At the end of the Second World War, in August 1945, Ommanney found himself briefly in Hong Kong after its liberation from the Japanese, but it was not until 1957 that he returned there to work for three years as the director of a fisheries research team affiliated with Hong Kong University and as reader in marine biology. Ommanney’s response to Hong Kong is not the usual one: he neither tried to reinvent himself as an Old China Hand, nor did he develop a naturalist’s passion for the countryside of the Territory as you find in the work of contemporaries such as G. A. C. Herklots or G. S. P. Heywood (what an era it was for initials!). Instead, he began mooning about the place, and this mooning ⸺ coupled with his abilities as a writer ⸺ resulted in the unique compilation called Fragrant Harbour: A Private View of Hong Kong.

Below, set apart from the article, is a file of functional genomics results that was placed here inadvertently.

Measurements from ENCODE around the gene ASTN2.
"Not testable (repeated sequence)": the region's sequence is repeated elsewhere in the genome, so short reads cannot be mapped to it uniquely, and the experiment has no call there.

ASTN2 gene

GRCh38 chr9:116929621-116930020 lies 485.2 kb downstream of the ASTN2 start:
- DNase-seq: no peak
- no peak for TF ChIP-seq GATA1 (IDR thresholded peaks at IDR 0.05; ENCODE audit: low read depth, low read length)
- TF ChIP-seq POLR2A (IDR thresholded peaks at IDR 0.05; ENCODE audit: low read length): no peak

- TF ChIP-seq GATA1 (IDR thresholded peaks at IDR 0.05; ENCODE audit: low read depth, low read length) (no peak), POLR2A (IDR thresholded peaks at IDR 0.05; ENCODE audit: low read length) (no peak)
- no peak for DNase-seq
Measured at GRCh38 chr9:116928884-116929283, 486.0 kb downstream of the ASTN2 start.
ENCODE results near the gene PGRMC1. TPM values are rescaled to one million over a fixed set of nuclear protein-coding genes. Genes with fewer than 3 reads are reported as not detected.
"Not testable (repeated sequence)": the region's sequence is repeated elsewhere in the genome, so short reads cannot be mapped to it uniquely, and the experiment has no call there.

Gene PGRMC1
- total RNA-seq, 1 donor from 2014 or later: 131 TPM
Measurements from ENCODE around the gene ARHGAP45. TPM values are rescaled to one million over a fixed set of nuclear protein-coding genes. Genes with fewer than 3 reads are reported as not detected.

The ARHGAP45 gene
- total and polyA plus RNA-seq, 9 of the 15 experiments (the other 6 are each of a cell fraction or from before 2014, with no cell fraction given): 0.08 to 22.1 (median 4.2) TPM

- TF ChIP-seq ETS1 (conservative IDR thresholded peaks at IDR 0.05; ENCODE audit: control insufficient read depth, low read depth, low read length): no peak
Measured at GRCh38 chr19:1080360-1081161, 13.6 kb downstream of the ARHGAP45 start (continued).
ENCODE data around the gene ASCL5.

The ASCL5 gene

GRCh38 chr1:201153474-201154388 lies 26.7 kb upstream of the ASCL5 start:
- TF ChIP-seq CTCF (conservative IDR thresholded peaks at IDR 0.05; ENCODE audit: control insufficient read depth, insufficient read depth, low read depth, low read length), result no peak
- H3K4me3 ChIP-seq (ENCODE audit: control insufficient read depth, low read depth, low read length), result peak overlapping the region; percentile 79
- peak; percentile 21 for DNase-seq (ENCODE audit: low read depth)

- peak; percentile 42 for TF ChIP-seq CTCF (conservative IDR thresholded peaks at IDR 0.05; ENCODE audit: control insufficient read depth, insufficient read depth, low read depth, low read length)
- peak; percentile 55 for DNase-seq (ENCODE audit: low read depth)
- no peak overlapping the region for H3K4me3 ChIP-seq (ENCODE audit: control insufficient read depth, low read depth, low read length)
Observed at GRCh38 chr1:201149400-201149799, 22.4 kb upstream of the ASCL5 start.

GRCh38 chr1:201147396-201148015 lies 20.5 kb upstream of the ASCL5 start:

The subtitle is of vital importance. Ommanney’s book is both idiosyncratic and intensely personal, and there is an unusual freedom in his curiosity, a quality he is capable of focusing on anything of interest to him: the screening of a pornographic movie in 九龍 Kowloon, his attempts to communicate in pidgin English with his servant Ah Yok, his quest through the curio shops of Central to find a replacement teapot-lid, his oyster-breeding experiments in 船灣 Shuen Wan, hours spent hanging around Joe’s Bar in 灣仔 Wanchai, his devotion to Ah Yok’s two small children, his relationship with one of the Joe Bar girls, Linda, frequent visits to a Chinese bath-house, and his growing obsession (reminiscent of the Australian, Ainslie Meares) with the Buddhist Goddess of Mercy, Kwan Yin.